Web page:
A couple of weeks after the competition, my master called me over to his house. We sat down and he made the preparations to drink tea as he normally does, washing the cups, pots, and strainer, before pouring boiling water over the Oolong tea to wash it before brewing it. “I have decided to open up a school,” he told me. “I have rented a building close to Purple Heaven Temple, and in a few weeks I will start to receive students there. I want you to move there and start working as a part time instructor and translator.” I started smiling as he was speaking, this is exactly what I had been hoping he would do, and I was honored that he was inviting me to teach there. He then went on to explain what kind of school he wanted to create, which included lessons in Daoism, Chinese massage, and medicine. He also felt that people could benefit from a stricter environment then they have at other schools, which I agreed with. Many of the schools on the mountain have been getting laxer with the discipline over the last years. He also said he wanted to make school where people are taught deeply, not just a superficial form. And last, but definitely not least, he said that the school should have proper and good food, which I of course said HELL YES to (in my head, not out loud). 

While I’m typing this I’m sitting in my masters new school on Wudang listening to 15 kids who are here on summer camp getting ready to go to bed. I’ll leave you with some photos of life here at the school.

Evening practice in the temple

Everyone gathered in my room listening to Chinese songs.
My master teaching the kids in yard

View from outside my room in the morning

Bringing water from the well when the water and power was out.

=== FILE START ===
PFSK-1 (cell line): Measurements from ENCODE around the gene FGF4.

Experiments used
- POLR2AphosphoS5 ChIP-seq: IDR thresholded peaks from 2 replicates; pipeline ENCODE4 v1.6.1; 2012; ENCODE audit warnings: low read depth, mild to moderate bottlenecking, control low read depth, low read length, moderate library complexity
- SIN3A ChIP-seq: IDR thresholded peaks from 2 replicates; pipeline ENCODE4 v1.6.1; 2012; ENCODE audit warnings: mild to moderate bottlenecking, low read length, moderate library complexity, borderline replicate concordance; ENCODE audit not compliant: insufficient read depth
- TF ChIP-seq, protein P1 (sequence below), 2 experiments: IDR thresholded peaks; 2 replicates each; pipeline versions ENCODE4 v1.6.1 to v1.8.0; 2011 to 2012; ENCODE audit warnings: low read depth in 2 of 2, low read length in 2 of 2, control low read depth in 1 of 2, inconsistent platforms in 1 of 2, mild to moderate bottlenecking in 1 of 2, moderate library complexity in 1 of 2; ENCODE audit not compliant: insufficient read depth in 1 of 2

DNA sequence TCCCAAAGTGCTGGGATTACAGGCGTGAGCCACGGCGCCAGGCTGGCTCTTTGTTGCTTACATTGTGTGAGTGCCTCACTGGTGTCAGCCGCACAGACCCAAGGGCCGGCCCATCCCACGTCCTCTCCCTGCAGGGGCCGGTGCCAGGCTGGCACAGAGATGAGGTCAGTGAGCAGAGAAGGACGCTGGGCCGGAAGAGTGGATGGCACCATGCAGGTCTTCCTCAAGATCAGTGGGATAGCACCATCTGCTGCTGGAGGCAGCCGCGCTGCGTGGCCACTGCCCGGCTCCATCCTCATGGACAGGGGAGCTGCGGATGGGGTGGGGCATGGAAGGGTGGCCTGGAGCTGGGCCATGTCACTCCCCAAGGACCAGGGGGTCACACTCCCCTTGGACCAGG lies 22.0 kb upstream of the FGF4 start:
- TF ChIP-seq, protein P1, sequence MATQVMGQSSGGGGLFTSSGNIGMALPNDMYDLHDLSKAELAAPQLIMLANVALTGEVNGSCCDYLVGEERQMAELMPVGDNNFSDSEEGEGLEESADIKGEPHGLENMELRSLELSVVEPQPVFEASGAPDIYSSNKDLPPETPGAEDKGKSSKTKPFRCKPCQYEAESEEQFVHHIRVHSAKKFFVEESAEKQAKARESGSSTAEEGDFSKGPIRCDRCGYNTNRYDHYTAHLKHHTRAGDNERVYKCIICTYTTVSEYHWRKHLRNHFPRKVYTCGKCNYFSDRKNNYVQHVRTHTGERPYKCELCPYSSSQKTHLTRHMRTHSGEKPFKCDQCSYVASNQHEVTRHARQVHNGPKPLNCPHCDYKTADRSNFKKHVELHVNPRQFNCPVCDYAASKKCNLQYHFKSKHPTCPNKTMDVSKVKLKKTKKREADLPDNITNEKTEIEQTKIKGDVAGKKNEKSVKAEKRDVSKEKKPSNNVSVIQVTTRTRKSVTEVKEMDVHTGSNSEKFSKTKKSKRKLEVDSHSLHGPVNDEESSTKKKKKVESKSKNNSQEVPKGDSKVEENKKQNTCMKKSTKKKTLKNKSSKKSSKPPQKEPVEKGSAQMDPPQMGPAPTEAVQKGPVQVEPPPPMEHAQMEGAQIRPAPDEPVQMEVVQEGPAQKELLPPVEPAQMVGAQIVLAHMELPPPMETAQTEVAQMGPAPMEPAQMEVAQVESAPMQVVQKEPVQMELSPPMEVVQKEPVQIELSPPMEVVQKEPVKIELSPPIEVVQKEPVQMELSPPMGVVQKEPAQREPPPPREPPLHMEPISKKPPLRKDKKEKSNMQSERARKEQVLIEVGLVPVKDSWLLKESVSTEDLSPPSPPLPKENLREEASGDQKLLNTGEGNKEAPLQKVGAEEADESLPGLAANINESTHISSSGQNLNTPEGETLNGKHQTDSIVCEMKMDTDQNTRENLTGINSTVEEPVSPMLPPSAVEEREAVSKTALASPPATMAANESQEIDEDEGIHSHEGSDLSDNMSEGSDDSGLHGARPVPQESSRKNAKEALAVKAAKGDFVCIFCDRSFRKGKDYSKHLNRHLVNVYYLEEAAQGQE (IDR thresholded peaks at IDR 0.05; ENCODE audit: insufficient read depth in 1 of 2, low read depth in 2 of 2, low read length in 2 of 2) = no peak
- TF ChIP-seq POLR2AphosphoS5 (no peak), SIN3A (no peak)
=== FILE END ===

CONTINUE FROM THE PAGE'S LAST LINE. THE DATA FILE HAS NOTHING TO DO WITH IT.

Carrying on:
If you wish to study at Master Zhong Xueyong's new school, introductions to him happen through me. Feel free to send me an e-mail at bjarte@taiji.no to enquire about conditions and curriculum.

Writing a blog about what has been going on here has been weighing on my mind for quite some time, It feels great to have finally finished it! Thanks for reading!

From Wudang with love

tirsdag 31. juli 2012

Some reason about excuses

It's been a long time since I've written anything here. I haven't really felt like it, and if I'm going to be honest about it, one of the reasons I haven't written anything is because I've been afraid. Afraid that what I write will be of poor quality, afraid I'll be judged, and afraid of letting myself down. But it doesn't take a genius to see that these are symptoms of deeper rooted issues.
One of the facts of life (for most of us poor unenlightened saps anyway), are that we all judge one another, and usually the person we dole out the harshest judgement to is ourselves. We get trapped in an everlasting cycle of attempting to do something, and telling ourselves we're rubbish if we decide that we haven't made a satisfactory performance judged by our, or other peoples standards. It is true, sometimes we may actually have done a sub-par job, but, for me, this is often when I have been afraid of investing myself fully in it. The reason for this is usually played out on a subtle, not fully conscious level for me when I sabotage myself during a process in different ways ranging from telling myself I can't do it, to procrastinating until I don't have time left to complete the task in a proper way. The main reason I do this is so I can later tell myself that I could have done it well if it only wasn't for *insert excuse here*.